The God Who Waits.

photo-1The long wait is over — Madison Diocese Seminarian Bill VW is back to guest blog.

It has been a really, really long time since Madison Catholic Youth’s favorite guest blogger has graced these pages with the deeply profound thoughts you had all become accustomed to. My bad for that.

In reality, I have intended to write a post or two or seven many, many times over the last couple of months, but have been kept busy by my studies and formation as a seminarian for the Diocese.

As part of my formation at Immaculate Heart of Mary Seminary in Winona, MN, I have the opportunity to visit, pray, and study with some men incarcerated at the Federal Medical Center in Rochester, MN. The FMC is a medium security prison. As you can imagine, the men don’t have much freedom. They get told when to wake up and when to go to sleep and when and how to do everything in between. It’s actually quite a bit like the seminary —  just kidding.

When my fellow seminarians, one of our priests, and I visit the FMC, Father celebrates Mass for the inmates and then they are invited to participate in a discussion about the readings for the weekend and their own personal faith journey. The discussion is typically filled with brotherly banter. In fact, some of the older inmates frequently like to remind us seminarians that they are smarter and wiser than us.

Between the friendly mocking and tests of wit, the inmates offer some incredibly profound reflections on the love of God working in their lives. During our last visit, one inmate shared something that has been on my heart and mind ever since. He said, “Ya know, I think Jesus is the little God who waits.” He went on to describe his marvel at Jesus’ humility in becoming human like you and I, offering us the gift of his eternal love, while still allowing us the freedom to choose that love.

This statement on the nature of Jesus Christ is particularly relevant during this Advent season. Since the beginning of time, God has “waited” for humanity. When the Father created the world, though he created man perfect, he left us with the power to choose to love Him. Ever since our first parents, Adam and Eve, chose against that love in Original Sin, God has been waiting patiently for mankind to be ready once again to accept His love.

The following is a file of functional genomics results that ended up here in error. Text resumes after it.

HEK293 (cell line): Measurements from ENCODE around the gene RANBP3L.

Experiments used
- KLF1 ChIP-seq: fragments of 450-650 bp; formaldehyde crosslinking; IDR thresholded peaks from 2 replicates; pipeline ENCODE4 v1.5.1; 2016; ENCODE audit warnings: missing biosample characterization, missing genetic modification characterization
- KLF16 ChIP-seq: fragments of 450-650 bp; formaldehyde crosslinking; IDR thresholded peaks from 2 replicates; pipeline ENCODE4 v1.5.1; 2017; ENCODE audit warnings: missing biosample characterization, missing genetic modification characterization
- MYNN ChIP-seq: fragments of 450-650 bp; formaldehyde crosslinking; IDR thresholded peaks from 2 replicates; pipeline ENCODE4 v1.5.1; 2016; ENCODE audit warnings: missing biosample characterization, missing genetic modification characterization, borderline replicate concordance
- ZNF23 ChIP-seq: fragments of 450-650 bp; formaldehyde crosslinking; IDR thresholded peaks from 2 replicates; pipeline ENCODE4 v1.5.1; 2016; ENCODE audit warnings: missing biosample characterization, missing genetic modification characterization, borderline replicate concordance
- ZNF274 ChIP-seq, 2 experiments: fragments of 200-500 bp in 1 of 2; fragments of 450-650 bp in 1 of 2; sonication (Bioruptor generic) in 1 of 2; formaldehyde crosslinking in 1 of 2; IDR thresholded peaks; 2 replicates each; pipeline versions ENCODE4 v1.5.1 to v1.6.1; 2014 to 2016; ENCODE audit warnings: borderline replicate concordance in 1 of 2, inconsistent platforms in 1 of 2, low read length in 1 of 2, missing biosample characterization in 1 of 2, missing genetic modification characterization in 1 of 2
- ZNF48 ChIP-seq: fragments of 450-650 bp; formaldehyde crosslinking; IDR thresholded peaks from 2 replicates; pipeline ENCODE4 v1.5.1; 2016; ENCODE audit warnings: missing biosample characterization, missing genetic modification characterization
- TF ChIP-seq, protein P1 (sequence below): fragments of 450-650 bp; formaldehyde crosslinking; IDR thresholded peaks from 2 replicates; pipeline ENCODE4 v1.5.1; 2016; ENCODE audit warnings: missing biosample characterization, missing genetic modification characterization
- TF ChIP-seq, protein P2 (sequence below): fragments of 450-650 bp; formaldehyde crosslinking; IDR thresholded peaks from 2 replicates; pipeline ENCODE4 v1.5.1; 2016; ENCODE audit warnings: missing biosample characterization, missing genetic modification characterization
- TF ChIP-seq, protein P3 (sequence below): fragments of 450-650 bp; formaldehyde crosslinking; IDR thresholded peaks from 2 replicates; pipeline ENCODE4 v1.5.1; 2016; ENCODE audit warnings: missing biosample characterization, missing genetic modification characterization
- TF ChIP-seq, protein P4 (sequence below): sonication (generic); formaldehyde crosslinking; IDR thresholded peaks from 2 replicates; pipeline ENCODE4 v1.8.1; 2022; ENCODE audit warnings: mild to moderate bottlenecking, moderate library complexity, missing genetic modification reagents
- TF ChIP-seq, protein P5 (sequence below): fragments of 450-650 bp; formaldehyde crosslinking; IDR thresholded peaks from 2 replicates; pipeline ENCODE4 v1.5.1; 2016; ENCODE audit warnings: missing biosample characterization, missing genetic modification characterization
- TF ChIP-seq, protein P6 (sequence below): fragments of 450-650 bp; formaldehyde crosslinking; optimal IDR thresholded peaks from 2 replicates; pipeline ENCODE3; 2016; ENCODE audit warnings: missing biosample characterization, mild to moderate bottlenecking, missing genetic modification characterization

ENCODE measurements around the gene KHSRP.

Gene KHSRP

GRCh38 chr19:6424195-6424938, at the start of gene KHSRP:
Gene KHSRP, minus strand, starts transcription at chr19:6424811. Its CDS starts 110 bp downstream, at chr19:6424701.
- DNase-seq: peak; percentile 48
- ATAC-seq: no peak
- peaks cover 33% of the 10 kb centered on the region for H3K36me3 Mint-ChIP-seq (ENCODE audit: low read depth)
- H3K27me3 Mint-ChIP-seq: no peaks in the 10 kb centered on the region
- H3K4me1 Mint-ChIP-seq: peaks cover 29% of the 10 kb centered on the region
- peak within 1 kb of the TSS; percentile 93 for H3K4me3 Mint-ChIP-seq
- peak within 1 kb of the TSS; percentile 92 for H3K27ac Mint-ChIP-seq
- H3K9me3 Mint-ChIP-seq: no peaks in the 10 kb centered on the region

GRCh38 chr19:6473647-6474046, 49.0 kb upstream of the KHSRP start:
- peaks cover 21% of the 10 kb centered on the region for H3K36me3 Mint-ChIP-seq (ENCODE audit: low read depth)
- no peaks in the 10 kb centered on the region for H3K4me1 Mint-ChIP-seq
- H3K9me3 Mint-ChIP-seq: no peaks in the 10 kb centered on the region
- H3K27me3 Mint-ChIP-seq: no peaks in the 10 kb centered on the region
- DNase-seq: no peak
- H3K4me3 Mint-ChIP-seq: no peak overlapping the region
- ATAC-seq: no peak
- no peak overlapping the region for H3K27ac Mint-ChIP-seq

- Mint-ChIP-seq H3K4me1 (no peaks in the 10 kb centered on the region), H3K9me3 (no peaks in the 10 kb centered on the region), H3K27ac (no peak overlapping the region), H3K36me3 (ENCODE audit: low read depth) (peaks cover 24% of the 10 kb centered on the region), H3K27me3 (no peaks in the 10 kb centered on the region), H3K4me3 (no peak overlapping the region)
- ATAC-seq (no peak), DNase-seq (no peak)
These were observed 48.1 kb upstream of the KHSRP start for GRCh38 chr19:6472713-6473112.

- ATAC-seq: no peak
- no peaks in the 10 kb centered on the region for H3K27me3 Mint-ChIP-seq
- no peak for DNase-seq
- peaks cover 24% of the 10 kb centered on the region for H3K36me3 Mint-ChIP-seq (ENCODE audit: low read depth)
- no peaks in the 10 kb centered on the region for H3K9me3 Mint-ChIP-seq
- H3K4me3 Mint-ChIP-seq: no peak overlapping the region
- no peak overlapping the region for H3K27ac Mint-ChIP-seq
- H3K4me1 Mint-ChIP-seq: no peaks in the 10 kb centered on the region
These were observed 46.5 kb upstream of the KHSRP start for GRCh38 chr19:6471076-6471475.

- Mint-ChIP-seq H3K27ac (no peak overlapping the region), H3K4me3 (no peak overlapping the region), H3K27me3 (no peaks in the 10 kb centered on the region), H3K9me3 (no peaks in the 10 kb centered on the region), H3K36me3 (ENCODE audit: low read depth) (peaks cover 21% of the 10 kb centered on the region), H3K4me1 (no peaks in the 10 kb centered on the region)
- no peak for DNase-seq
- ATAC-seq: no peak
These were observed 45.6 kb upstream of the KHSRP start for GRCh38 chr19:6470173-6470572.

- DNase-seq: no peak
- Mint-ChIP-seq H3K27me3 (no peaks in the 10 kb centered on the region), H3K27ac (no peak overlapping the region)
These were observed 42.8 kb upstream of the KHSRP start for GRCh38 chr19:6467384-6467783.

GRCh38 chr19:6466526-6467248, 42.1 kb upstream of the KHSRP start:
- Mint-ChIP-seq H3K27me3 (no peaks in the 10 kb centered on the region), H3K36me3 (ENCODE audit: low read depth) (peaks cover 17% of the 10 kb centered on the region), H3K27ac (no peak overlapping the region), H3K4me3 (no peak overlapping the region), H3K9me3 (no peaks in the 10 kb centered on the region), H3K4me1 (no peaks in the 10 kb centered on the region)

God to spoke to many people throughout history, slowing revealing more and more about who he is, who we are, and who we were made to be. God remained patient with the Israelites, who, even after being freed from slavery in Egypt, continually turned away from the Lord towards false gods and idols. God remained patient with His people even as they rejected the prophets He sent and the message of love they desired to bring.

Little by little, God made known who is He is to the people whom He loves. This process of revelation ultimately culminated in the most spectacular event in human history to date: a baby was born. Just a simple little baby. God could have finally revealed His entire self to the people in a magnificent display of His splendor and power. I have no idea what this would look like, but I imagine if God really wanted to do something crazy, it would be a bit more than your average firework show.

But instead, God reveals everything about Himself by becoming one of us, taking on our frailty in all things but sin. As if that wasn’t humble and patient enough, Jesus waited another 30 years before He even told anyone who the heck He was! Even after His Passion, death and Resurrection, Jesus Christ still waits for you and I. He waits with patient love as we struggle to make Him the center of our lives. As long as we’re alive, Jesus Christ’s patience will never run out on us. Even though we so often fail, choosing against his love, and falling into sin, Jesus continually offers us His love.

I think a man in prison would probably know something really special about God’s patient love for him. This Advent, I hope we can learn from this man to never give up on God’s patient and merciful love for us. The fact is we should never be discouraged by our own sin and weakness, but remain hopeful in the fact that Jesus Christ’s sole purpose for becoming human, born of the Virgin Mary, was to ensure our salvation and restore us to His love. On Christmas, when we celebrate again the birth of the Jesus, let Him love you like the beautiful creation that you are. And make sure to spend some time with Him during the Christmas season, because who doesn’t love playing with babies, right?